RRSP vs TFSA
Adulting includes making decisions about your long-term financial future and planning for things like retirement (no matter how far off they may seem). To make it all even more complex, the government and financial institutions have done a great job of using acronyms that you have to learn and understand.
To determine which of these are right for you to achieve your financial goals, you should always consult with a financial planner. The bullet points here attempt to summarize some key aspects of RRSP’s and TFSA’s to familiarize yourself a little bit more about the differences between them.
RRSP (Registered Retirement Savings Plan)
- Contributions create tax deductions on your return (ie. can reduce your amount owing or increase a refund)
- Income earned on the investments inside an RRSP is not taxable as it is earned (ie. income accrues tax-free)
- Withdrawls from the RRSP (whether early, or at retirement) are taxable income to you when they are made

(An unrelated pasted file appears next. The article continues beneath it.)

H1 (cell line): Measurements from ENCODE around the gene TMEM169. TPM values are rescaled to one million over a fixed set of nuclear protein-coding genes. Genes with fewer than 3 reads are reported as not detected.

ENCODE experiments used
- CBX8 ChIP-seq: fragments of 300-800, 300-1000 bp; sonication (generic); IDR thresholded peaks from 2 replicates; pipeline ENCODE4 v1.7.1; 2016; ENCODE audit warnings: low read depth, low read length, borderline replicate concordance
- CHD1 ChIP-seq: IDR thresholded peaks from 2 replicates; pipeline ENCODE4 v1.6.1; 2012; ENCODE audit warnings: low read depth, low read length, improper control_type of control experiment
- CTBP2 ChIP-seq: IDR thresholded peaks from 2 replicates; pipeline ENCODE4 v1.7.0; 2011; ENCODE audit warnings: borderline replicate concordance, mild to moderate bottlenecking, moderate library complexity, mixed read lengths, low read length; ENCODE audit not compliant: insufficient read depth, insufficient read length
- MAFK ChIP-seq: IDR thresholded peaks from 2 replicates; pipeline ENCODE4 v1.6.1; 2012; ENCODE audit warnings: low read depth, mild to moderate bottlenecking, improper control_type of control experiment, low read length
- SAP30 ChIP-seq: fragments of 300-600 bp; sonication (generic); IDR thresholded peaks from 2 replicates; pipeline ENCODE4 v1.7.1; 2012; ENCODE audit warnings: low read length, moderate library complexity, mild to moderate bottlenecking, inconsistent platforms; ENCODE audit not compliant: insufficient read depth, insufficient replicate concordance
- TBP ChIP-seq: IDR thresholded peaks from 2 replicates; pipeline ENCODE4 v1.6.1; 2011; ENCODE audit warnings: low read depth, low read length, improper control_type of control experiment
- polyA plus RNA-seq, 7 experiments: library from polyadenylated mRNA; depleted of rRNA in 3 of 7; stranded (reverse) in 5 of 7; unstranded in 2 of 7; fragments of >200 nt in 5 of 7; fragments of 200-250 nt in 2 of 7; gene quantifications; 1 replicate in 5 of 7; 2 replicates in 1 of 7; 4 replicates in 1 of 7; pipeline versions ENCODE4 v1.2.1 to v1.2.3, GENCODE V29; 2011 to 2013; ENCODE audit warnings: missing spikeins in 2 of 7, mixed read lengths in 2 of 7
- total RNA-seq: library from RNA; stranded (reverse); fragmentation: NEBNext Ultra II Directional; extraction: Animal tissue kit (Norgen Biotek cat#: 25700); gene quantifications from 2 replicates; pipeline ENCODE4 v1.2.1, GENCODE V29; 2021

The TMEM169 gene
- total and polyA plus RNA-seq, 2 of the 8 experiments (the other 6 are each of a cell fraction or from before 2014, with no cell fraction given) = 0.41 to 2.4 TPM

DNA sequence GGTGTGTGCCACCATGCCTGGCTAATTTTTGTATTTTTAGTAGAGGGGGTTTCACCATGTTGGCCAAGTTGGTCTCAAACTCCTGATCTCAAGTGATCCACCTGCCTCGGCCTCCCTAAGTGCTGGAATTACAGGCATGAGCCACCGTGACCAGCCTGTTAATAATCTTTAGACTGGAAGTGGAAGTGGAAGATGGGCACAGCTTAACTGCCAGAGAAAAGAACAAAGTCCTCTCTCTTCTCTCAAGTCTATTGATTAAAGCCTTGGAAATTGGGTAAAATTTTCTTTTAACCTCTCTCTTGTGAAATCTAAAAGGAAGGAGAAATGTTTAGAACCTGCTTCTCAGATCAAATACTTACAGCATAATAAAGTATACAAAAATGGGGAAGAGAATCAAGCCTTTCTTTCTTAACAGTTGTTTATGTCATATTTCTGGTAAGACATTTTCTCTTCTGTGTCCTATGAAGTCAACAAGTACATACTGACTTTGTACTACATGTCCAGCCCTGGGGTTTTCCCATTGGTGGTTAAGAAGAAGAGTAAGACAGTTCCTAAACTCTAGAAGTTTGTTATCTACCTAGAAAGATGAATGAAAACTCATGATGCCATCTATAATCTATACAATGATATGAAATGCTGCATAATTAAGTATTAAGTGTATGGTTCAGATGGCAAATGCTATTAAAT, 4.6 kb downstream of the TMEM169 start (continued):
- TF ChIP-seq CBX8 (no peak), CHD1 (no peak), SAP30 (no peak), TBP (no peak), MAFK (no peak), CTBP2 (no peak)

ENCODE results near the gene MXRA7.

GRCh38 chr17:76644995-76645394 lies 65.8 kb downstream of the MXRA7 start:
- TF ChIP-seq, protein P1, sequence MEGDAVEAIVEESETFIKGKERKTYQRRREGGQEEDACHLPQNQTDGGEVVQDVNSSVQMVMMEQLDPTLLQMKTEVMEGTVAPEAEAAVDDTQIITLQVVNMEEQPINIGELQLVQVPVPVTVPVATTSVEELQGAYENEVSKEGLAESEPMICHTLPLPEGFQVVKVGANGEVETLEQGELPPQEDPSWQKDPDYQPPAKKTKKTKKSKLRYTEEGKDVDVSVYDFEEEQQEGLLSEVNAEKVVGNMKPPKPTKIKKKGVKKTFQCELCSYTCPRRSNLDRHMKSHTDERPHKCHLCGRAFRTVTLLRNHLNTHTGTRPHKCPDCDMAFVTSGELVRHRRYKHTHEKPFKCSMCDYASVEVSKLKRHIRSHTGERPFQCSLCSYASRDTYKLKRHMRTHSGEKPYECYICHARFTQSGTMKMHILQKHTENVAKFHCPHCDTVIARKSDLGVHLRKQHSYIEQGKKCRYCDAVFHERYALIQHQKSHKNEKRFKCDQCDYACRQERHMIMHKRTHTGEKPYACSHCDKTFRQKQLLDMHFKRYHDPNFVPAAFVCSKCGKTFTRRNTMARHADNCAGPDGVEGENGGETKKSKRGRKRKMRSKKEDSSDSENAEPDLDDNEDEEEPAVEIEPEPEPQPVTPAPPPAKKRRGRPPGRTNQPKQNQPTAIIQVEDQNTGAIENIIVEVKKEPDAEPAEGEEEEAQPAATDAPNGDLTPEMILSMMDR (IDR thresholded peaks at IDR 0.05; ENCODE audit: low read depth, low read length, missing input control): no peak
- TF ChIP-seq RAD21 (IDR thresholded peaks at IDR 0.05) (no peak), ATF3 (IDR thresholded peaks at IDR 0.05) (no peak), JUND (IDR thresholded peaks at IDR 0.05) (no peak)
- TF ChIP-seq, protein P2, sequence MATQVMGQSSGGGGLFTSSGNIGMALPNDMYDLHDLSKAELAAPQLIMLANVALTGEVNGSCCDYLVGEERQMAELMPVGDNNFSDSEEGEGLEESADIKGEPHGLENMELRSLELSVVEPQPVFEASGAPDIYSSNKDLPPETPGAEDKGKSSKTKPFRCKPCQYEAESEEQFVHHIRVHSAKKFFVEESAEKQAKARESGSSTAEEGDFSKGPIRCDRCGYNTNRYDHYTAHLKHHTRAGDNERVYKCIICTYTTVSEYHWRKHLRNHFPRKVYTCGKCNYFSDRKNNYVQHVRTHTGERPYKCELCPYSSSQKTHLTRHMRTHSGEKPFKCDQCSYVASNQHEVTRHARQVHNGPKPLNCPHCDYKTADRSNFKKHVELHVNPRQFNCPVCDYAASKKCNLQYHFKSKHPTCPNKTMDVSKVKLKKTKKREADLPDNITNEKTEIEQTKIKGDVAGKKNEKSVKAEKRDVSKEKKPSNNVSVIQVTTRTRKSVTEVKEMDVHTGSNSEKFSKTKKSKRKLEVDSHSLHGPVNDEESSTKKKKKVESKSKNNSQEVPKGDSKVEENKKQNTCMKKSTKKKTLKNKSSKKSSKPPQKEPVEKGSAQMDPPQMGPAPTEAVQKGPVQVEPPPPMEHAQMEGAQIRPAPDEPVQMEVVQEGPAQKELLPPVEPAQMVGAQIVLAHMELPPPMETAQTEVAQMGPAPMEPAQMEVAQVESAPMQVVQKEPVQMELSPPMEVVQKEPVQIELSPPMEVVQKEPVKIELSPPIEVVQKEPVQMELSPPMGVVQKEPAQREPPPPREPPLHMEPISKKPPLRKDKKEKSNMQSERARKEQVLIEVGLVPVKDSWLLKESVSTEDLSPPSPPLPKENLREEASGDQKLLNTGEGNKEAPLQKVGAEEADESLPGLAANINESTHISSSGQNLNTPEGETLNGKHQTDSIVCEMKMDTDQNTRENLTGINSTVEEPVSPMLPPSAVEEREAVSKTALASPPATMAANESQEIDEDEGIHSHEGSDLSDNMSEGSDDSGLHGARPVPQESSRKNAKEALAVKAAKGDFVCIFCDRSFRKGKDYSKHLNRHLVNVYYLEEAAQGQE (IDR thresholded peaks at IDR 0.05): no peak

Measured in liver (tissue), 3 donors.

- Your income in the previous year determines the maximum amount you can contribute for any one year. Unused amounts carry forward indefinitely, and so remain as available contribution room for you at any point in the future when you may want to "catch up". Excess contributions may be subject to tax.
TFSA (Tax Free Savings Account)
- Contributions have no impact on your tax return - they are not reported on the return at all, and so do not change your balance
- Income earned on the investments inside a TFSA is not taxable each year as it is earned (ie. income accrues tax-free)
- Withdrawls from the TFSa are not taxable income to you when you make them
- There is a set limit that individuals can contribute each year, which is the same for all people regardless of income. Unused amounts carry forward and remain as available contribution room for you in the future. Excess contributions may be subject to tax.